The algorithm takes advantage of the fact that the ratio of successive terms of the form COMBIN(n,k)*(p^k)*((1-p)^(n-k)) has a simple form. The algorithm proceeds as described in the pseudocode in the following steps.
Step 0: (Initialization). Initialize the TotalUnscaledProbability and the UnscaledResult properties to 0. Initialize the constant EssentiallyZero to a very small number, for example, 10^(-12).
Step 1: Find n*p and round down to the nearest whole number, m. The most likely number of successes in n trials is either m or m+1. COMBIN(n,k)*(p^k)*((1-p)^(n-k)) decreases as k decreases from m to m-1 to m-2, and so on. Also, COMBIN(n,k)*(p^k)*((1-p)^(n-k)) decreases as k increases from m+1 to m+2 to m+3, and so on.
Step 2: Calculate the unscaled probabilities for k > m:
Step 3: Calculate the unscaled probabilities for k < m:
Step 4: Combine the unscaled results:
Although this method is used only for n >= 1030, you can use the following additions to the Excel worksheet to help you hand-execute this algorithm to calculate BINOMDIST(3, 10, 0.3, TRUE) (in the baseball example, the chance of 3 or fewer hits in 10 trials for a .300 batter).
To illustrate this, copy the following table, select cell D4 in the Excel worksheet that you created earlier, and then paste the entries so that the following table fills cells D1:E15 in your worksheet.
Column D contains the unscaled probabilities. The 1 in cell D6 is the result of Step 1 of the algorithm. Excel 2003 and later versions of Excel calculate the entries in cells D7, D8, ..., D14 (in that order) in Step 2. Excel calculates the entries in cells D5 and D4 (in that order) in Step 3. The sum of all unscaled probabilities appears in D15.
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To calculate the probability of 3 or fewer successes, type the following formula in any blank cell:
= SUM(D4:D7)/D15In the previous example, EssentiallyZero does not stop Steps 2 or 3. However, if you want to evaluate BINOMDIST(550, 2000, 0.3, TRUE), EssentiallyZero may stop Step 2 or Step 3. A binomial random variable with n = 2000 and p = 0.3 has a distribution that is approximated by the normal with mean 600 and standard deviation SQRT(2000*0.3*(1 – 0.3)) = SQRT(420) = 20.5. Then 805 is 10 standard deviations higher than the mean and 395 is 10 standard deviations lower than the mean. Depending on your setting of EssentiallyZero, EssentiallyZero may stop Step 2 before you reach 805 and may stop Step 3 before you reach 395.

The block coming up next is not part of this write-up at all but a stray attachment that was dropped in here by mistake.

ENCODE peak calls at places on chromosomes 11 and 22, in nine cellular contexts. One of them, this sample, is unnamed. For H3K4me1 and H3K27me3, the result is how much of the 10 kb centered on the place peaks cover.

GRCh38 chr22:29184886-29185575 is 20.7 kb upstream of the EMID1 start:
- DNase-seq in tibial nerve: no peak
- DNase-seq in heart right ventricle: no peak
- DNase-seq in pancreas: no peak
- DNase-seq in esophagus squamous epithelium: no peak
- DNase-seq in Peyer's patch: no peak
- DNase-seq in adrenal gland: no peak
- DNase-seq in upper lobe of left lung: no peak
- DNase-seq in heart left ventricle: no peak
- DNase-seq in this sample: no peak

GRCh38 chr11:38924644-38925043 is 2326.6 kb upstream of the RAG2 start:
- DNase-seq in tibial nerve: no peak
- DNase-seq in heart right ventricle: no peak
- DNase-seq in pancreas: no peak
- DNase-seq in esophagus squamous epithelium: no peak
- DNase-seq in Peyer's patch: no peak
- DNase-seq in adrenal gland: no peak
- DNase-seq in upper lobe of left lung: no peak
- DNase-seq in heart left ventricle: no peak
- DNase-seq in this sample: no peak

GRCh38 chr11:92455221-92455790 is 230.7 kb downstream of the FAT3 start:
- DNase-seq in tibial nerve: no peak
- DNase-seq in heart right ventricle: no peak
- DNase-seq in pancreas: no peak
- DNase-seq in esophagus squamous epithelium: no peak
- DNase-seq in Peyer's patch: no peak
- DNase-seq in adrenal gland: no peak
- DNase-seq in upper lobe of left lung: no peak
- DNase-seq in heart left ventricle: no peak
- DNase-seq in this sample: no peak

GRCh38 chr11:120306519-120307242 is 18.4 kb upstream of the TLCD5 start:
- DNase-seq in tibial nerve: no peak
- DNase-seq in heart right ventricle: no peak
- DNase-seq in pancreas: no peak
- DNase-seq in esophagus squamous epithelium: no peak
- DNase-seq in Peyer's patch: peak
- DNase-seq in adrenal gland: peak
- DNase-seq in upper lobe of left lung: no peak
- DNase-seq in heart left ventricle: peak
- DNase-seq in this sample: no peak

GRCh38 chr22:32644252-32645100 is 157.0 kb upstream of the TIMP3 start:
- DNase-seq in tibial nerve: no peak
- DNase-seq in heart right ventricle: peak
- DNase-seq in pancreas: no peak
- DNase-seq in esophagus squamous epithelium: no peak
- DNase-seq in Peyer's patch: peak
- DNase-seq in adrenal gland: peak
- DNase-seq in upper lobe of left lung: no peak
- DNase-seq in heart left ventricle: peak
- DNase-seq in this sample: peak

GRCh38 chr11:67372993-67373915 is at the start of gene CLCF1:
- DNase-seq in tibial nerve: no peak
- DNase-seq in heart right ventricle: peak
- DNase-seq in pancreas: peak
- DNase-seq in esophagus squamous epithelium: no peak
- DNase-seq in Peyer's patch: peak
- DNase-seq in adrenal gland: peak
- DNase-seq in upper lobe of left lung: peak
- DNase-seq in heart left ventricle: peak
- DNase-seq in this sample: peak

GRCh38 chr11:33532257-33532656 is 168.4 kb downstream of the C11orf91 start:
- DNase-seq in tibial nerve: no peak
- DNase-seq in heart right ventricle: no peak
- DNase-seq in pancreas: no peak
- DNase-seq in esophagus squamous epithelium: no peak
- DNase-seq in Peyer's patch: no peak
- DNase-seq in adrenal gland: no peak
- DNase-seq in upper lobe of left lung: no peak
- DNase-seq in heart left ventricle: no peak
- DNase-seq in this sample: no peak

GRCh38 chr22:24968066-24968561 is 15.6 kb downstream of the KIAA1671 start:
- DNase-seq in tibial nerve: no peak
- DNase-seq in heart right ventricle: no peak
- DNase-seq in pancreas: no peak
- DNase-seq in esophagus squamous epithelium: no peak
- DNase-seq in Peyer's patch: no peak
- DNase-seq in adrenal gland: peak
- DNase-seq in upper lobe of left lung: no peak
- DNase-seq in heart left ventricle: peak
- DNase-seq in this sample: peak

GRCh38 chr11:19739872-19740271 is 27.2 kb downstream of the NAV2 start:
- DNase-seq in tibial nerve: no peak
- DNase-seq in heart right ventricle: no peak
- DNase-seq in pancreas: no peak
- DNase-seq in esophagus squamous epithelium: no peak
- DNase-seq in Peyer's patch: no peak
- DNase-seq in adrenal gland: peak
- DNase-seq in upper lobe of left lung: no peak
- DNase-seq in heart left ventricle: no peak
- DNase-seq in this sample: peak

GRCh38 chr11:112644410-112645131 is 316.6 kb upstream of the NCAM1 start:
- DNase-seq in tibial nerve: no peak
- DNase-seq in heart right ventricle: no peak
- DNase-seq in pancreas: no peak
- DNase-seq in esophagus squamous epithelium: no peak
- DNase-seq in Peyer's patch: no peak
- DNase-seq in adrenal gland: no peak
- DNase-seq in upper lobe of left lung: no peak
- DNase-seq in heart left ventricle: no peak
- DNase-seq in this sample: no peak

ConclusionsInaccuracies in versions of Excel that are earlier than Excel 2003 occur only when the number of trials is greater than or equal to 1030. In such cases, BINOMDIST returns #NUM! in earlier versions of Excel because one term overflows in a sequence of terms that are multiplied together. To correct this behavior, Excel 2003 and later versions of Excel use the alternative procedure that is mentioned earlier in this article when such an overflow would otherwise occur.
The CRITBINOM, HYPGEOMDIST, NEGBINOMDIST, and POISSON function exhibit similar behavior in earlier versions of Excel. These functions also return either correct numeric results or #NUM! or #DIV/0!. Again, problems occur because of overflow (or underflow).
It is easy to determine when and how these problems occur. Excel 2003 and later versions of Excel use an alternative algorithm that is similar to the one for BINOMDIST to return correct answers in cases where earlier versions of Excel return #NUM!.